Miller Barondess Wins Two 9th Circuit Appeals for Byron Allen’s Entertainment Studios Against Comcast and Charter Communications

Miller Barondess Wins Two 9th Circuit Appeals for Byron Allen’s Entertainment Studios Against Comcast and Charter Communications

By Kelcee Griffis, Law360 Staff Writer – Monday, November 19, 2018 – The Ninth Circuit on Monday said Charter Communications Inc. can’t use its First Amendment freedom as a cable provider to escape a claim that it refused a carriage deal with an African-American-owned production firm due to racial bias.

The three-judge panel’s published opinion affirmed that Entertainment Studios Networks Inc.’s bias claim is allowed to proceed and clarified that bias claims are not precluded under the First Amendment since they pertain to business operations, not editorial decisions.

The statute under which the bias claim was made “does not seek to regulate the content of Charter’s conduct, but only the manner in which it reaches its editorial decisions — which is to say, free of discriminatory intent. It is therefore ‘justified without reference to the content of the regulated speech,'” the opinion said.

The case stems from 2016 allegations lodged by Entertainment Studios, which is owned by former David Letterman and Jay Leno associate Byron Allen, who recently acquired the Weather Channel. Allen’s TV production and distribution company sought a contract to be carried to Charter’s cable subscribers, as it already held with platforms like Verizon and DirecTV. But the suit alleges that for several years, Charter’s programming executive refused to meet with Allen’s company while “encouraging Entertainment Studios to exercise patience and proffering disingenuous explanations for its refusal to contract.”

Although Charter stonewalled Entertainment Studios, it simultaneously struck carriage agreements with Walt Disney Co. and Time Warner Cable Sports, according to the suit. When the company finally got a meeting with Charter in 2015, a key distribution executive allegedly said Charter lacked capacity to launch new channels despite its kickoff of recent lifestyle and horror offerings.

Charter’s CEO and the distribution executive were also said to have spoken degradingly and disrespectfully to a group of African-American protesters and to Allen himself, according to the suit. “Plaintiffs suggested that these incidents were illustrative of Charter’s institutional racism, noting also that the cable operator had historically refused to carry African American-owned channels” and previously had a board of directors made up entirely of white men, the complaint says.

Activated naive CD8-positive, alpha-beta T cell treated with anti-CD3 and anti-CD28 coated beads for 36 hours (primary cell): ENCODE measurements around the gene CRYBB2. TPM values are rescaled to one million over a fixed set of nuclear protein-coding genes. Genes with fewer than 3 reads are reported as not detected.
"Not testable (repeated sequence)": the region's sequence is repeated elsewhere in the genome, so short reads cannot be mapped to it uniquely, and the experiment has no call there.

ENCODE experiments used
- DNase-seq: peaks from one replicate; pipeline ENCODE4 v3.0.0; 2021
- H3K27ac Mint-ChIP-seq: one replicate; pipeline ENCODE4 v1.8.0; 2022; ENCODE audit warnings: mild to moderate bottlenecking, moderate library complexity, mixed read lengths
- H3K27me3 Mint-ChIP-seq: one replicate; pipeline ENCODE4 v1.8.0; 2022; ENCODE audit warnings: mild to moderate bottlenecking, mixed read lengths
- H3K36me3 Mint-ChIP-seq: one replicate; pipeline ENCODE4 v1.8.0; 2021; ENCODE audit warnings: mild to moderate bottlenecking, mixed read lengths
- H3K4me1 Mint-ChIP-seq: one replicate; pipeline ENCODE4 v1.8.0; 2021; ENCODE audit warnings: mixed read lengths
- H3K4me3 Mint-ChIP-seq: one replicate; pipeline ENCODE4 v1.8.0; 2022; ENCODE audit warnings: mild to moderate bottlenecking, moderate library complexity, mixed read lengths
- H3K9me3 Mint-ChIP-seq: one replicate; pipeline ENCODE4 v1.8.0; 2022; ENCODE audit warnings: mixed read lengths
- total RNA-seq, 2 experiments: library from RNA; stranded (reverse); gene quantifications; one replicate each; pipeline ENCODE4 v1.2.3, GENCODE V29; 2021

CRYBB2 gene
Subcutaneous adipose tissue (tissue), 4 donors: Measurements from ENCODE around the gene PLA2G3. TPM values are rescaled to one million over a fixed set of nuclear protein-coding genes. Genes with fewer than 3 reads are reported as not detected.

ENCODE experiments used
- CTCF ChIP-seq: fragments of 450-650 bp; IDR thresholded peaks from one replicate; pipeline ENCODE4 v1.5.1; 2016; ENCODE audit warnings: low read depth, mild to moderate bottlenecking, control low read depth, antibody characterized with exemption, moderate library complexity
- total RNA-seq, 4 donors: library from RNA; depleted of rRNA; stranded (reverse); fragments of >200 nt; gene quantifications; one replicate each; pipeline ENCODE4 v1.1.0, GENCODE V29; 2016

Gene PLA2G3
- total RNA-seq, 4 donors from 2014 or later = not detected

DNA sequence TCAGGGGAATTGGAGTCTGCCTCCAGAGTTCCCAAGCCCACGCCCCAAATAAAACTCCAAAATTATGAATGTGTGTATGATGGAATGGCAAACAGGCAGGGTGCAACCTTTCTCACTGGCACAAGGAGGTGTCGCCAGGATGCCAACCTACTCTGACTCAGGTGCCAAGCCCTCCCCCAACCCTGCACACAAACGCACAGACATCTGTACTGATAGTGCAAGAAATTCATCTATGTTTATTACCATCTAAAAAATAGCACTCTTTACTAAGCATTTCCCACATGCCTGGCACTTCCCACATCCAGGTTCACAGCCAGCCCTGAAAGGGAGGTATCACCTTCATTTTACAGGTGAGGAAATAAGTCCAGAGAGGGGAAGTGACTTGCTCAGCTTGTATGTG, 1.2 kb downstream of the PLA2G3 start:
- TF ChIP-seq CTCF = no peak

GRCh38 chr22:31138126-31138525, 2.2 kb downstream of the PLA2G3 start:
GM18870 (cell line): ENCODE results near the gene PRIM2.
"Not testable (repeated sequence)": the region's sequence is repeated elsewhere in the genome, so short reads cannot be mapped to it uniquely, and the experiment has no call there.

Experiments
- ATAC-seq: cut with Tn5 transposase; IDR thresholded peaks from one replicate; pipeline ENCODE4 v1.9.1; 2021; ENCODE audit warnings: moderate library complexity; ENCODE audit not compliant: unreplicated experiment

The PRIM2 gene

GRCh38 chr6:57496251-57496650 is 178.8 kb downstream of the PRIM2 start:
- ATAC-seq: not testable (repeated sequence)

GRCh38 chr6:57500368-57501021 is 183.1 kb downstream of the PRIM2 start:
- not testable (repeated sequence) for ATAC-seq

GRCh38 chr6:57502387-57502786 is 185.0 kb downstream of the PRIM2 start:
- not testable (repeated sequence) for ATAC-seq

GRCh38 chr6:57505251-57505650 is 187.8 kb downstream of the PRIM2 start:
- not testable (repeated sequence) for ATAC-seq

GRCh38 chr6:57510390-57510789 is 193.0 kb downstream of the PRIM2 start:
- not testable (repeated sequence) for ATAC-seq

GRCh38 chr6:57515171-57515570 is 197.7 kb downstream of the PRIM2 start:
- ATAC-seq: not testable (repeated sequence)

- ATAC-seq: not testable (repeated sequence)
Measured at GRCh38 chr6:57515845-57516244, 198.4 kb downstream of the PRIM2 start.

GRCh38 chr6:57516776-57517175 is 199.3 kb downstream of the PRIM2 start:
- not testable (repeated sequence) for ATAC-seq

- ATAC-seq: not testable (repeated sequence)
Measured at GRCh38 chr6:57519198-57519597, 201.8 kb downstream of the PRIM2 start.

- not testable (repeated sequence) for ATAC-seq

Without commenting on the merits of the case, the district court allowed the discrimination claim to proceed because the company demonstrated discriminatory intent could have been a possible explanation for the behavior, according to the opinion. The Ninth Circuit upheld this view as well, agreeing that although Charter asserted the court “cannot ignore the legitimate, race-neutral explanations for its conduct,” it is too early in the case to parse which explanation is most plausible.

“The plaintiffs’ allegations regarding the defendant’s treatment of the African American-owned operator, and its differing treatment of white-owned companies, were sufficient to state a viable claim,” the opinion said.

In an amicus brief, advocacy group Public Knowledge urged the Ninth Circuit “to reject a reading of the First Amendment that would permit companies to avoid discrimination claims.” Ultimately, the Ninth Circuit rightly defined the distinctions between business operations and editorial decisions, John Bergmayer, the group’s senior counsel, said in a statement.

“Here, Charter put forth arguments that, if taken to their logical conclusion, would mean that the Constitution barred nearly all regulation of cable companies and broadband providers, as their services are a conduit for speech,” he said.

The parties did not respond to requests for comment Monday.

Judges Mary M. Schroeder, Milan D. Smith Jr. and Jacqueline H. Nguyen sat on the Ninth Circuit panel.

The plaintiffs are represented by Erwin Chemerinsky of the University of California, Berkeley School of Law and David W. Schecter, J. Mira Hashmall, Brian A. Procel and Louis R. Miller of Miller Barondess LLP.

Charter is represented by Devin S. Anderson, Jeffrey S. Powell and Mark C. Holscher of Kirkland & Ellis LLP.

The case is NAAAOM et al. v. Charter Communications Inc., case number 17-55723, in the U.S. Court of Appeals for the Ninth Circuit.